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Principles of medical education

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143 papers 500 to 1000 followers Key papers used in the Principles of medical education: maximizing your teaching skills CME course -
By Shapiro Institute Education Institute at BIDMC and HMS, Boston
Barbara J Daley, Dario M Torre
OBJECTIVES As the medical profession continues to change, so do the educational methods by which medical students are taught. Various authors have acknowledged the need for alternative teaching and learning strategies that will enable medical students to retain vast amounts of information, integrate critical thinking skills and solve a range of complex clinical problems. Previous research has indicated that concept maps may be one such teaching and learning strategy. This article aims to: (i) review the current research on concept maps as a potential pedagogical approach to medical student learning, and (ii) discuss implications for medical student teaching and learning, as well as directions for future research...
May 2010: Medical Education
Johnathan D Tune, Michael Sturek, David P Basile
The purpose of this study was to assess the effectiveness of a traditional lecture-based curriculum versus a modified "flipped classroom" curriculum of cardiovascular, respiratory, and renal physiology delivered to first-year graduate students. Students in both courses were provided the same notes and recorded lectures. Students in the modified flipped classroom were required to watch the prerecorded lectures before class and then attend class, where they received a quiz or homework covering material in each lecture (valued at 25% of the final grade) followed by a question and answer/problem-solving period...
December 2013: Advances in Physiology Education
Jacqueline E McLaughlin, Mary T Roth, Dylan M Glatt, Nastaran Gharkholonarehe, Christopher A Davidson, LaToya M Griffin, Denise A Esserman, Russell J Mumper
Recent calls for educational reform highlight ongoing concerns about the ability of current curricula to equip aspiring health care professionals with the skills for success. Whereas a wide range of proposed solutions attempt to address apparent deficiencies in current educational models, a growing body of literature consistently points to the need to rethink the traditional in-class, lecture-based course model. One such proposal is the flipped classroom, in which content is offloaded for students to learn on their own, and class time is dedicated to engaging students in student-centered learning activities, like problem-based learning and inquiry-oriented strategies...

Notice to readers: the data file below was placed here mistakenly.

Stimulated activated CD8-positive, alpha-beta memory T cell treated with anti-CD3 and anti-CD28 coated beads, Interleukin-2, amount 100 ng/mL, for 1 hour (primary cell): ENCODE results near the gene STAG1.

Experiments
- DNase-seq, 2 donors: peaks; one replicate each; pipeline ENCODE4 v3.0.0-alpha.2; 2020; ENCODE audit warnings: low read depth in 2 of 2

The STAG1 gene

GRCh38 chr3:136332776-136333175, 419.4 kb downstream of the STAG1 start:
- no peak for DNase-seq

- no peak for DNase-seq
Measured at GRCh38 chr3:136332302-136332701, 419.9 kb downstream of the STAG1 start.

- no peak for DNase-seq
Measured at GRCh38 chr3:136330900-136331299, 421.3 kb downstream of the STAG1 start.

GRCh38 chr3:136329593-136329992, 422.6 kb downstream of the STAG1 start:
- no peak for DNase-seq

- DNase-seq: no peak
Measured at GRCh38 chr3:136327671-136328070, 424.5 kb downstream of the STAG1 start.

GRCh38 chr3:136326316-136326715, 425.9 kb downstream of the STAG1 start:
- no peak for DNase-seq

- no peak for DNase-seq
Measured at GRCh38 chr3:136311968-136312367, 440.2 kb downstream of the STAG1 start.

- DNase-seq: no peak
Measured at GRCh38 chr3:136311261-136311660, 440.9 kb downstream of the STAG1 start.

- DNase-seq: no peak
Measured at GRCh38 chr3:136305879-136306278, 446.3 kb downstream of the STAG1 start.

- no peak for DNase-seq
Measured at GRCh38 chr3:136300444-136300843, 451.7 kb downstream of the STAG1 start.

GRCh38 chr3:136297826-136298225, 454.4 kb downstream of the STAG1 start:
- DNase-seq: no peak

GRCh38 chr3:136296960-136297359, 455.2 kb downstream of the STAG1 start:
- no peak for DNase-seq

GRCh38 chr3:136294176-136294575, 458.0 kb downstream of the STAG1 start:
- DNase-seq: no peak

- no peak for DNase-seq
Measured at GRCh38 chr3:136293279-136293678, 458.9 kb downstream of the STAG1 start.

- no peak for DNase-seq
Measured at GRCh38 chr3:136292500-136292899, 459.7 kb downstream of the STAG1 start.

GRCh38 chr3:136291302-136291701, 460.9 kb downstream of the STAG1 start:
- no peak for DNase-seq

February 2014: Academic Medicine: Journal of the Association of American Medical Colleges
Klara K Papp, Grace C Huang, Laurie M Lauzon Clabo, Dianne Delva, Melissa Fischer, Lyuba Konopasek, Richard M Schwartzstein, Maryellen Gusic
Critical thinking is essential to a health professional's competence to assess, diagnose, and care for patients. Defined as the ability to apply higher-order cognitive skills (conceptualization, analysis, evaluation) and the disposition to be deliberate about thinking (being open-minded or intellectually honest) that lead to action that is logical and appropriate, critical thinking represents a "meta-competency" that transcends other knowledge, skills, abilities, and behaviors required in health care professions...
May 2014: Academic Medicine: Journal of the Association of American Medical Colleges
Chaoyan Dong, Poh Sun Goh
Videos can promote learning by either complementing classroom activities, or in self-paced online learning modules. Despite the wide availability of online videos in medicine, it can be a challenge for many educators to decide when videos should be used, how to best use videos, and whether to use existing videos or produce their own. We outline 12 tips based on a review of best practices in curriculum design, current research in multimedia learning and our experience in producing and using educational videos...
February 2015: Medical Teacher
Neel Sharma, C S Lau, Iain Doherty, Darren Harbutt
Flipping the classroom centres on the delivery of print, audio or video based material prior to a lecture or class session. The class session is then dedicated to more active learning processes with application of knowledge through problem solving or case based scenarios. The rationale behind this approach is that teachers can spend their face-to-face time supporting students in deeper learning processes. In this paper we provide a background literature review on the flipped classroom along with a three step approach to flipping the classroom comprising implementing, enacting and evaluating this form of pedagogy...